IMF unfreezes standby loan after Serbia promises spending cuts

IMF unfreezes standby loan after Serbia promises spending cutsBelgrade - The International Monetary Fund (IMF) will unfreeze funds from a 4-billion-dollar standby loan to Serbia, which in return must curb spending and reform its social care system, officials said Wednesday in Belgrade.

The head of the IMF mission, Albert Jaeger, said the agreed economic policy framework was "balanced," warning Serbia that it must now implement the reforms.

The IMF is expected to disburse the second 1-billion-dollar tranche in December, after delaying it in September over Belgrade's reluctance to implement harsh spending cuts.

At the end of the third review of Belgrade's economic policy since the standby loan was agreed in March, the IMF sketched a slightly more optimistic outlook for Serbia. Its economy is now expected to shrink by 3 per cent in 2009, instead of the 4 per cent initially forecasted.

Recovery will however be "relatively slow," Jaeger told a press conference jointly held with Serbian government officials. The IMF estimates the Serbian economy will grow by 1.5 per cent in 2010.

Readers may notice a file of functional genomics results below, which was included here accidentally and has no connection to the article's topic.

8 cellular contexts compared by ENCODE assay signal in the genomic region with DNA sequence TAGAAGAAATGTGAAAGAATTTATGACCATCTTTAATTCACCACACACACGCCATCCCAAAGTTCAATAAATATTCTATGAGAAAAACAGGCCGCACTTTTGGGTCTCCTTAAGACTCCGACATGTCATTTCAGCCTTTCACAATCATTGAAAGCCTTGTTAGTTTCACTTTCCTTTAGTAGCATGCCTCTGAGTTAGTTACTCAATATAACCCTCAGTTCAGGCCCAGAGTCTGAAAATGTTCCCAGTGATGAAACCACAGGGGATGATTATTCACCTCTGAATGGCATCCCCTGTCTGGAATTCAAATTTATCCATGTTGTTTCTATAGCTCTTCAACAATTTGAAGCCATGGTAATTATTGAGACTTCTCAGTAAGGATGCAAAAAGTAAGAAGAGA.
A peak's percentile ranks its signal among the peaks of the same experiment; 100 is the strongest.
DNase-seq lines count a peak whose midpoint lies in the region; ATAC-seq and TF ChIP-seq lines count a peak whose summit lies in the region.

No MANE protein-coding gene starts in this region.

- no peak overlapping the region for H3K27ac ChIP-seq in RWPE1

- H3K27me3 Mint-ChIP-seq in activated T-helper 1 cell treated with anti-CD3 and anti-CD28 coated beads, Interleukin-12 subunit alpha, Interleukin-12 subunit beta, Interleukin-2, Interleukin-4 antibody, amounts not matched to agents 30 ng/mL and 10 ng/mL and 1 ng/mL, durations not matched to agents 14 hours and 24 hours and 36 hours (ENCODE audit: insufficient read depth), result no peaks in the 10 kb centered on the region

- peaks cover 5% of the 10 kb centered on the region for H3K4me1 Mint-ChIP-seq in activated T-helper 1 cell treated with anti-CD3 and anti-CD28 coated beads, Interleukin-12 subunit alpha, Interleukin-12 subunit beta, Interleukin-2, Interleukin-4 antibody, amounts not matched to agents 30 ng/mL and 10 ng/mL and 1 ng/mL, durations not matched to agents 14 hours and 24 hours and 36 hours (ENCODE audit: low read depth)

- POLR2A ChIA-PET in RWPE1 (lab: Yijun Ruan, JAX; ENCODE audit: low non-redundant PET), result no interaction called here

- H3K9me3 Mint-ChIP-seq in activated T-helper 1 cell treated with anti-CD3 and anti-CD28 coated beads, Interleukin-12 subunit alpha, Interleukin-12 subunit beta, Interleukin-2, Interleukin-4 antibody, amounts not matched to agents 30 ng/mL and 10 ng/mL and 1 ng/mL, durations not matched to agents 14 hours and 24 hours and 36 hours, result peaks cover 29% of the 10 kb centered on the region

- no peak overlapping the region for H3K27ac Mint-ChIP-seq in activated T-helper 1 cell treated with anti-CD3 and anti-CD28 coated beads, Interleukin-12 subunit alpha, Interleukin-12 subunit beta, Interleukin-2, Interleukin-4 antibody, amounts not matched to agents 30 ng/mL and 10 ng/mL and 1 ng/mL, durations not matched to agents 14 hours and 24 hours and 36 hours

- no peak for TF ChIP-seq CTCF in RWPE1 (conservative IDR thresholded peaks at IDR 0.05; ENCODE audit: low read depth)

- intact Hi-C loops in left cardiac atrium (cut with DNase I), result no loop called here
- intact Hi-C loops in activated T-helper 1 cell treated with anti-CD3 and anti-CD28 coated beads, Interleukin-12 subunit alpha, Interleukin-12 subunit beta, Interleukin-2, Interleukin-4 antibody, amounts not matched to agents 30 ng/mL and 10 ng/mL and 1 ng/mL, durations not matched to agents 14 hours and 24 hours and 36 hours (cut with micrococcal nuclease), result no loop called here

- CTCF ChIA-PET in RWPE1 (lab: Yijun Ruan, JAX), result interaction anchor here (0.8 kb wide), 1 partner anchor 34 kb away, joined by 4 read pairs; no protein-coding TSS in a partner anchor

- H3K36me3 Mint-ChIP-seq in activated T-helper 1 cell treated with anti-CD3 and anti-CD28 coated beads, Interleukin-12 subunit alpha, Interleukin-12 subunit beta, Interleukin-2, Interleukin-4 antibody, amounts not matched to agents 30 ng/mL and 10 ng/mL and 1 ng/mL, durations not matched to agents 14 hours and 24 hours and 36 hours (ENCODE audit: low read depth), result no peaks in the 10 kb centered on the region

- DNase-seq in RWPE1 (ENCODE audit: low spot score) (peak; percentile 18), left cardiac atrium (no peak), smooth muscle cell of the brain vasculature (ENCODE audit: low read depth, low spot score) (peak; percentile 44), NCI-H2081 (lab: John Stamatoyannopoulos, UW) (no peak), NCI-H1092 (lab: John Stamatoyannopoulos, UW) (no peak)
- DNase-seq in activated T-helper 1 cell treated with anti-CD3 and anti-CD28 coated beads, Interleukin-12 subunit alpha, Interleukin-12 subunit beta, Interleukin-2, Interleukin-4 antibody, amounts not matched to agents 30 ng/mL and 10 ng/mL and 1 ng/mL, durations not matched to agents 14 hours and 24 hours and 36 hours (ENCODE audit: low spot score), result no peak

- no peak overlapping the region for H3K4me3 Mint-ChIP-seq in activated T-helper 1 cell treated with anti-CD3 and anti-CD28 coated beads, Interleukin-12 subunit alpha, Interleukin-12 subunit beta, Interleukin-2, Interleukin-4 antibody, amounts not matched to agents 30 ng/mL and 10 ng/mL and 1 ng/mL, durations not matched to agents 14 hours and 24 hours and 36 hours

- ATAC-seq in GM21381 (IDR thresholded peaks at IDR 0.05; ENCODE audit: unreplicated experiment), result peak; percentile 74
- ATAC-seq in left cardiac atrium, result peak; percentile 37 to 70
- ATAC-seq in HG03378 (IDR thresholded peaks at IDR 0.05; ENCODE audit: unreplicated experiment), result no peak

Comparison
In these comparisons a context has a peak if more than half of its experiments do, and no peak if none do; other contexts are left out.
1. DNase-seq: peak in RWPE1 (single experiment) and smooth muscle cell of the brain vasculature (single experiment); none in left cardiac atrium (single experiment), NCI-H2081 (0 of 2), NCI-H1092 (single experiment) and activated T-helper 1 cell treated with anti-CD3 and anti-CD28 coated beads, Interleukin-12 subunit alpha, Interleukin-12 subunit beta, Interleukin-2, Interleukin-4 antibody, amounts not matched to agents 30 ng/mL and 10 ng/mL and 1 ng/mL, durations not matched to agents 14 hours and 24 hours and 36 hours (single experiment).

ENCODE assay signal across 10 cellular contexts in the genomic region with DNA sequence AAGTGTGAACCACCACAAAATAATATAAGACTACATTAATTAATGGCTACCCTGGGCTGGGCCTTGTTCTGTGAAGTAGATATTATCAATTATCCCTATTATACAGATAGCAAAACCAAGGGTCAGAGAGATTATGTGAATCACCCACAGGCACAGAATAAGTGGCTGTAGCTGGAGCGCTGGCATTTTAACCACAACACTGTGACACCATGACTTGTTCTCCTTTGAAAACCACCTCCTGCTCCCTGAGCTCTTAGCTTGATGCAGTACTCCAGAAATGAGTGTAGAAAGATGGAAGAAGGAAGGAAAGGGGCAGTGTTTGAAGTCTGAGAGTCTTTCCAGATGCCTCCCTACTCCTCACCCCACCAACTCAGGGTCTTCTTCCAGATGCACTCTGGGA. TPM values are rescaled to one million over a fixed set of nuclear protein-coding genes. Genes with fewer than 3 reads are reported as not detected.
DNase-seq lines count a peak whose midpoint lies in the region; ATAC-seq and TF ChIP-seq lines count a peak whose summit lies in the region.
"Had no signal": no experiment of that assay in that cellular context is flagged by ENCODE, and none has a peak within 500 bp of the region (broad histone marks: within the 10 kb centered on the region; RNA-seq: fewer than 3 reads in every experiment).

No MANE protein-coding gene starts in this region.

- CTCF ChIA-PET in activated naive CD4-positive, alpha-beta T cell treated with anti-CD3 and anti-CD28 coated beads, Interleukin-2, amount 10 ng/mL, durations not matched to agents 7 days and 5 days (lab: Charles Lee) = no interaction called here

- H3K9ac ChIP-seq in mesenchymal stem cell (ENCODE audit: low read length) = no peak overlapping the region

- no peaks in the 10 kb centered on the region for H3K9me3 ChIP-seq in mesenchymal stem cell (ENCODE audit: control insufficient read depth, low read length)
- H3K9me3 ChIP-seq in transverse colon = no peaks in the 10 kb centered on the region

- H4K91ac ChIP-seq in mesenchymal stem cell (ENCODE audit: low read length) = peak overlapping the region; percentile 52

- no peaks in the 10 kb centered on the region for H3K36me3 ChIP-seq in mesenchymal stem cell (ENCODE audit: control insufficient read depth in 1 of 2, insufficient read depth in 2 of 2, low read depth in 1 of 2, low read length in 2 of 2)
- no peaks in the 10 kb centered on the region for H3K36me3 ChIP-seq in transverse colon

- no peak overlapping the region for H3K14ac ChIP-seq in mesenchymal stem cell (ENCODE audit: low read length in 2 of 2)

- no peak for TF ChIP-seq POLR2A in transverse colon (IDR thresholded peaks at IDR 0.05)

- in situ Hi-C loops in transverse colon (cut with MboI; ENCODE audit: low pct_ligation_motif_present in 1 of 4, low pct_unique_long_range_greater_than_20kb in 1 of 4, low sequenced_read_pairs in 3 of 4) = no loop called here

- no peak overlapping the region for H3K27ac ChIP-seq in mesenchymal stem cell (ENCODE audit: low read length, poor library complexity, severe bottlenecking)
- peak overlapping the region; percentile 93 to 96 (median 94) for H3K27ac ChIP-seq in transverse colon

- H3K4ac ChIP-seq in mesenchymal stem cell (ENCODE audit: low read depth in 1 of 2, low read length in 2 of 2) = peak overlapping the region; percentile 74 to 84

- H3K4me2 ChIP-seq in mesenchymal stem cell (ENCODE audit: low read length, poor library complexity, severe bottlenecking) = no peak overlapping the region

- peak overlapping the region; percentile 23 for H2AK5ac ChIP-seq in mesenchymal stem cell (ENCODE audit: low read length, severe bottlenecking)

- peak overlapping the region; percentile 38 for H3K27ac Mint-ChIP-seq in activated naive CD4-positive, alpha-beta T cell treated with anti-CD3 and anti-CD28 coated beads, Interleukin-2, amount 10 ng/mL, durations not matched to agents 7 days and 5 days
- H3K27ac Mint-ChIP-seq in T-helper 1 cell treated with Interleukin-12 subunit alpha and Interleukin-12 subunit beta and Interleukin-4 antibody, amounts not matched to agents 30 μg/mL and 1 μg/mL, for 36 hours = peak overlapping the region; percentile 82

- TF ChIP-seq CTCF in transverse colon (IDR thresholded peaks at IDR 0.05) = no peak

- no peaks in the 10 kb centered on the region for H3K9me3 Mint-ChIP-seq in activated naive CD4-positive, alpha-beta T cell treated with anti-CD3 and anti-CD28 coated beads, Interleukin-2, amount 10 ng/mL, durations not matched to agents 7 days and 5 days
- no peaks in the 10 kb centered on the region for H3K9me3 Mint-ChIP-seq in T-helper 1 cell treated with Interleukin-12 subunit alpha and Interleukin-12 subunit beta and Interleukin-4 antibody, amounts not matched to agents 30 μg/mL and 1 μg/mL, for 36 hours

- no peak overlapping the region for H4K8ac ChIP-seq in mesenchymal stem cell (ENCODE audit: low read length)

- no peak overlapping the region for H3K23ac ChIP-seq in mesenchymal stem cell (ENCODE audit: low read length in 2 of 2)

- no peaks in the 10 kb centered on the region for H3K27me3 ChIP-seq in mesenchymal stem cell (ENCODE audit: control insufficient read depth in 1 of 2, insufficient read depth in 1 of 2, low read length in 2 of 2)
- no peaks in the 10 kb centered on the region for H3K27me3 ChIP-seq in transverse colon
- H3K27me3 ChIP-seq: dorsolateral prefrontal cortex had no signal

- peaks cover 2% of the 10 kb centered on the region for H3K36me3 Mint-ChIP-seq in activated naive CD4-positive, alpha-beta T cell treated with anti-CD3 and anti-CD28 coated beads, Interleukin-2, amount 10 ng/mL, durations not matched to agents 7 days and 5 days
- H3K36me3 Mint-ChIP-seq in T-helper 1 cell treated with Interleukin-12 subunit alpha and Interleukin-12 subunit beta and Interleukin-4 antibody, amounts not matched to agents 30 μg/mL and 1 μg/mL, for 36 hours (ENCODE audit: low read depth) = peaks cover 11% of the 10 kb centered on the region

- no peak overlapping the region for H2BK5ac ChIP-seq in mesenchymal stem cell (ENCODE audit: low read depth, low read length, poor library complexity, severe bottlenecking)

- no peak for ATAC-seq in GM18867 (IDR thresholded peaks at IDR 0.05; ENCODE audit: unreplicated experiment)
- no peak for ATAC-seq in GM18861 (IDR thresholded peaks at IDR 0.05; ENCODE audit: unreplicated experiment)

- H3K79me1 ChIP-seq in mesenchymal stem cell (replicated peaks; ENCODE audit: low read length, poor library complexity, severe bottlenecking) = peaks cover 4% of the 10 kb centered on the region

Serbia agreed to limit its fiscal deficit to 4 per cent of its gross domestic product in 2010, after 4.5 per cent this year. The shortfall translates to 105 billion dinars (1.62 billion dollars).

Prime Minister Mirko Cvetkovic's cabinet rejected IMF suggestions to raise taxes and instead proposed an administration reform which, along with a freeze of public sector salaries and pensions and additional borrowing, should keep spending within the target in 2010.

In the long run, however, Serbia agreed to reform its pension and disability funds, seen as too generous by the IMF. "The reform begins in 2010, but its full effect will become palpable in 2020," Finance Minister Dijana Dragutinovic said.

IMF and Serbia agreed on the standby credit in March and Belgrade drew the first of the four 1-billion-dollar tranches in May to boost its dwindling foreign currency reserves and prop the faltering national currency.

Since Serbia does not immediately need the second and third tranches, available after the latest review, IMF and Belgrade agreed to extend the standby facility by six months, until October 2011.(dpa)



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